Laidig Speaks: Cascadia

Yesterday, I waded into the the ongoing debate about the propriety of the league’s trademark application filed to secure rights to the Cascadia Cup.  Today, Footiebusiness contributor Dave Laidig offers his reply.  For more of Dave’s excellent work, click the tab at the top of the page, and find some more here.

xboxThe debate surrounding MLS’s trademark application of the Cascadia Cup is intense.  And each side has valid points.  The Supporter Groups that creates the Cascadia Cup nearly a decade ago – when the teams where in a different league – rightly feel that they own the Cup.  The Supporters have managed the ceremonial aspects of the Cup, its award and the subsequent taunting of the other teams, and have not neglected the Cup. For their part, MLS literally owns all of the teams that compete for the Cascadia Cup.  And it’s a common fact of modern day sports that leagues have an obligation to aggressively protect their brands.  To do otherwise may be interpreted as forfeiture of their rights, and may allow third parties to muck up the brand, confuse customers, and ultimately cost money.  In this situation, it’s tough to say who is right, and who is wrong.  

But Major League Soccer is wrong – I guess that wasn’t so tough. The league may not be wrong with regards to the law (and really this should not get that far).  They may not be wrong with trying to protect their investment.  The league is wrong because it misjudged its own customers, and pissed off a large swath of fans (and not just those in the Pacific Northwest) by roughly appropriating their creation. It’s tough to stay in business when you screw over your customers.

The Supporter Groups rightly have concerns about MLS ownership of their Cup. The award and caretaking of the Cup is between fan organizations, and represents these groups as much as the teams. By claiming ownership without notifying the groups, the league has indicated that it either (1) is not concerned with the Supporters Groups, or (2) feels it needs to hide its actions from the Supporters Groups.  Regardless of the reason, MLS is foreshadowing that the league may manage the trademark in conflict with the goals of the Supporter Groups.  The league may sell a sponsorship for the event that the Supporter Groups don’t want associated with their name.  Or the creation of a taunting t-shirt by a fan could be shut down as producing counterfeit goods – and one of the best parts about being in a Support Group is the homemade stuff.  Indeed, the league may cut out the Supporters Groups altogether if they wish.  Any of these events offends justice, and the league’s attempt to assure fans rings hollow after their unannounced and unilateral claim to the Cup.

And the fact is that the league already monetizes the event.  With every TV promo, crowd shot, and every ad sale, the league is making money off the creation of the fans.  So far, the Supporter Groups in the spirit of partnership with the league have not filed a claim asking MLS to return their profits. Unfortunately, MLS has not extended the same courtesy to its fans. 

If I could arbitrate a solution to this impasse, I would recognize that the Supporters Groups get to use their creation, and allow the league to police third parties.  The league indicates that it did not wish to infringe upon its fans.  Great, put it writing.  Whichever party ends up with “ownership,” the other party should be granted a license to use the mark.   Give the Supporter Groups some say in whether there will ever be a title sponsor, and recognize that the physical trophy and award will be controlled by supporters.  The league is in a better position to police the mark, and can incorporate the Cascadia Cup into its normal intellectual property protection practices. The league can market the event and supporter atmosphere as they have.  After all, it does make for great TV.  Of course, all of this is just a contractual settlement of an intellectual property dispute, and does not address the underlying relationship with fans. Even in my hypothetical world, I cannot fix that. Portland-Timbers-logo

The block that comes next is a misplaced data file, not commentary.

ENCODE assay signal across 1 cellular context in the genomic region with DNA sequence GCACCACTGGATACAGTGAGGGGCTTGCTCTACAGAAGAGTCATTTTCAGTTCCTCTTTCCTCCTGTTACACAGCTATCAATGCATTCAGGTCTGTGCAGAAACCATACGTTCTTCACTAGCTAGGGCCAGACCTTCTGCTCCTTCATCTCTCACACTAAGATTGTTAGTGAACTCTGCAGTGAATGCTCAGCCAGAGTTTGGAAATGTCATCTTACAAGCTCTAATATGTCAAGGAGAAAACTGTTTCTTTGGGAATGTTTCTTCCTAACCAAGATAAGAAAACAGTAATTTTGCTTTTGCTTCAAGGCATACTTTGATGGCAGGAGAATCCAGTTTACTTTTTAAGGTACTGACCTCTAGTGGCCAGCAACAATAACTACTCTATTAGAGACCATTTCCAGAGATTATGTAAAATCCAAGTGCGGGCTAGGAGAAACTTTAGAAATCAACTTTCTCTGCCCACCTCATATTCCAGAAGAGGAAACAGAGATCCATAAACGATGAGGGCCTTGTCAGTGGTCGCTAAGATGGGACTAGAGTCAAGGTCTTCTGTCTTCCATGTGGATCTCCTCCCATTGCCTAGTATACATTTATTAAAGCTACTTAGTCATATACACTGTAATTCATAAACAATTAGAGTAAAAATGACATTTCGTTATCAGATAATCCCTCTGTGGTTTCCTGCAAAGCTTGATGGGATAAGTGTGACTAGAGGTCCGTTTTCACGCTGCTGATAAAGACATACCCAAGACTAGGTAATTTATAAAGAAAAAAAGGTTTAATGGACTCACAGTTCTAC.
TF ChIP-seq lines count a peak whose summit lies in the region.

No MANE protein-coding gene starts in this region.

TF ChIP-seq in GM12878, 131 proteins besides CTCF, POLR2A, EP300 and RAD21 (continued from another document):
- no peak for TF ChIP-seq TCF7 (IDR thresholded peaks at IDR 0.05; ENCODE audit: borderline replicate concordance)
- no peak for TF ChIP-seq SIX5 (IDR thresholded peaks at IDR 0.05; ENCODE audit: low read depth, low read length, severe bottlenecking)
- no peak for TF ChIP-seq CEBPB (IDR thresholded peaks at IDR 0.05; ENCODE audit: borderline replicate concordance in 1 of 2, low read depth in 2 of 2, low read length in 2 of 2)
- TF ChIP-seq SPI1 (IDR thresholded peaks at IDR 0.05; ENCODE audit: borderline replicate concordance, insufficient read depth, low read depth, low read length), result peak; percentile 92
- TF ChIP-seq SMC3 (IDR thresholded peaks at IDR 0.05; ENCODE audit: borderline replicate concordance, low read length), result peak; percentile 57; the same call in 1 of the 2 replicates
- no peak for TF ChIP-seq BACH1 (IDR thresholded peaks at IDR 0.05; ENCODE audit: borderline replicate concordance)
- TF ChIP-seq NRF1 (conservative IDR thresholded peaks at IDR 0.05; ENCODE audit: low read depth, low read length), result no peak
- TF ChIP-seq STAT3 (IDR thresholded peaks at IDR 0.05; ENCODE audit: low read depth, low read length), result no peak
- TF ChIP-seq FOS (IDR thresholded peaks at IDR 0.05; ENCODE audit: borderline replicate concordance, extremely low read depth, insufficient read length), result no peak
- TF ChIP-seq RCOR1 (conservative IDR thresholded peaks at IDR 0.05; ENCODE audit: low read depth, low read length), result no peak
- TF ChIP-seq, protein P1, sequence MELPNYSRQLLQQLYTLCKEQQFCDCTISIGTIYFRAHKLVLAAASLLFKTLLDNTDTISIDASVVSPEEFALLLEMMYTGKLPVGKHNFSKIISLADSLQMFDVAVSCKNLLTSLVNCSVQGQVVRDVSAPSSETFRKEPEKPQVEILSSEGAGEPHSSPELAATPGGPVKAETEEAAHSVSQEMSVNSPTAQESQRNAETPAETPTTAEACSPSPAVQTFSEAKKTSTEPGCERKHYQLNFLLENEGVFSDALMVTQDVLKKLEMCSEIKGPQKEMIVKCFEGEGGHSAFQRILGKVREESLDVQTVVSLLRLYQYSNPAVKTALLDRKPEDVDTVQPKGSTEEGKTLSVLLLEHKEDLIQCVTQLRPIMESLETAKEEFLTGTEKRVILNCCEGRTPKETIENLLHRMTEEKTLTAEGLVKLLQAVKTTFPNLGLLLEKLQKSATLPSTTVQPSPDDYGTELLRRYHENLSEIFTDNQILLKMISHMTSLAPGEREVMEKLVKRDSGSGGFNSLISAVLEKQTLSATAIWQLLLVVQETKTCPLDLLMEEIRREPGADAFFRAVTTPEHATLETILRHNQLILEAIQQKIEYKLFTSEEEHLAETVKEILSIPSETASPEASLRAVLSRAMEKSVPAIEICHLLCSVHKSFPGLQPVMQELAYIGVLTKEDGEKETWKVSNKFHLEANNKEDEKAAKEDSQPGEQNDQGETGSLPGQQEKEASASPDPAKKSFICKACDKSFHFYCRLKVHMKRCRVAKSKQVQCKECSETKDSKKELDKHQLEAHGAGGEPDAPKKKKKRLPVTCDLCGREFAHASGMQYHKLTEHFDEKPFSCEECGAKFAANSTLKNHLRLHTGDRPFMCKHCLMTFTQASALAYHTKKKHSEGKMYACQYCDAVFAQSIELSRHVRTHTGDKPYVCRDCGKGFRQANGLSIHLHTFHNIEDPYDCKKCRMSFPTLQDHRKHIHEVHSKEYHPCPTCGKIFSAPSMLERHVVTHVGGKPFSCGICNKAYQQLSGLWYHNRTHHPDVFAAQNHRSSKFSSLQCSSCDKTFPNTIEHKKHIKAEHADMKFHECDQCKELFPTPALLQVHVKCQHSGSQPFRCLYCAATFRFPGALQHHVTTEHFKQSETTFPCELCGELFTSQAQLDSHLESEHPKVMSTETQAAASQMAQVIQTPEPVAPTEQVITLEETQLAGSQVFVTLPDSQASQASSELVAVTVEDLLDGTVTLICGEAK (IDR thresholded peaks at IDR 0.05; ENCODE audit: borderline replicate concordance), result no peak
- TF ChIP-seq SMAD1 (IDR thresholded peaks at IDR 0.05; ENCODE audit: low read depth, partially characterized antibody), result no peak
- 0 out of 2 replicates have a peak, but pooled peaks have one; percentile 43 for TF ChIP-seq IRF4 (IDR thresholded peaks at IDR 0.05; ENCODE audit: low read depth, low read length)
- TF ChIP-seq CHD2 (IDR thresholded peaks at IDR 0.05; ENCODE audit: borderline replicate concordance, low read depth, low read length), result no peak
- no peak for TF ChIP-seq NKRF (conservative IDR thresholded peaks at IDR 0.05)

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12 Responses

  1. Thanks to Dave for his thoughts. I provided my own analysis last night and was pilloried on Twitter for some of the things I put out there so I was glad when Dave elected to put this piece together. There is obviously a small, yet determined, group of fans concerned about this issue. I don’t need to reiterate my position, but there is nothing bad about the fact there is this much passion.

  2. Dave-

    I disagree with two things:

    1. The idea that there are good arguments on both sides and;
    2. The idea that it’s prudent to think of MLS as the “chief monetizer” of all things soccer.

    This isn’t the MLS’s brand, it’s the supporters groups brand. They’ve created the Cascadia Cup and decided how to award the it over the years. They own the thing. It’s theirs to TM. That’s why the law exists. A relevant comparison is the Heismann Trophy or the American College version of the Capital One Cup. Neither is owned or registered by the NCAA.

    MLS does not own the teams, as you state in the piece. Rather the teams own MLS in the frankenleague single entity structure that’s existed since the beginning. So, there’s a question if all 19 owners want to zealously pursue stuff like this while alienating ardent supporters and filing potentially flimsy/fraudulent TM registrations. They might, but I’d be curious to know if they all signed off before MLS started this TM registration campaign.

    If the Cascadia Cup Council decides to license the TM to MLS as you propose, so be it, but let’s not blindly assume that MLS has the right or is even best positioned to steward intellectual property. How many of the original logos/brands are in use today? Bigger usually isn’t better when it comes to things like this, especially when the big guy is trying to take something that doesn’t belong to them.

  3. I apologize if this reads jerkish. This was my second pass at trying to write a response after my first draft got eated by the internets and I was trying to get it down quick. Thanks Dave for your thoughts and the opportunity to comment.

  4. The fact that you’ve illustrated this post with an image that is NOT and NEVER HAS BEEN an actual Portland Timbers logo goes beyond irony and parody and succinctly proves the point that local ownership of such brands is essential.